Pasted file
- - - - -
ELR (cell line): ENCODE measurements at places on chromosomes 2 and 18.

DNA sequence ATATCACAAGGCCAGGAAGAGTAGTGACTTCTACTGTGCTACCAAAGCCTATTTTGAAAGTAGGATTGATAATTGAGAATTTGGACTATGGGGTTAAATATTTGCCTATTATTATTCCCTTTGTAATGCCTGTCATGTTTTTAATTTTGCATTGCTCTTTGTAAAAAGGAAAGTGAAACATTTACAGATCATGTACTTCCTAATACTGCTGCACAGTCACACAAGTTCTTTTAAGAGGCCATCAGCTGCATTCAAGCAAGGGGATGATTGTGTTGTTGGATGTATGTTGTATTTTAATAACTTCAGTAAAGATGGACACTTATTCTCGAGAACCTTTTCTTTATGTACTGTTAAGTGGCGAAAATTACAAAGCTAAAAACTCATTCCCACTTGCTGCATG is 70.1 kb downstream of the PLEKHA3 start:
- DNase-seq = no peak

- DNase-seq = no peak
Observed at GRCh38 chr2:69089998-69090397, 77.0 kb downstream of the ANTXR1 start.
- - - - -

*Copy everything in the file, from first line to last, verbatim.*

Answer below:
ELR (cell line): ENCODE measurements at places on chromosomes 2 and 18.

DNA sequence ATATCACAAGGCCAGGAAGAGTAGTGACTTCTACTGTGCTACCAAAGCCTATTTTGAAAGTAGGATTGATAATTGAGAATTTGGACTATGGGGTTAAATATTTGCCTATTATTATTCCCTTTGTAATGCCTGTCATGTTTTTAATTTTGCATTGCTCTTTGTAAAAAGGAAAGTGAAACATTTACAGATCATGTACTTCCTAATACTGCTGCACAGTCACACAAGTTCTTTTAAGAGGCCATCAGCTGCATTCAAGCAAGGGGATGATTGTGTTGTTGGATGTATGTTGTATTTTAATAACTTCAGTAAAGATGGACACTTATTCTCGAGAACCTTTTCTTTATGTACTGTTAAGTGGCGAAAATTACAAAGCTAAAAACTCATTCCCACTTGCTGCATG is 70.1 kb downstream of the PLEKHA3 start:
- DNase-seq = no peak

- DNase-seq = no peak
Observed at GRCh38 chr2:69089998-69090397, 77.0 kb downstream of the ANTXR1 start.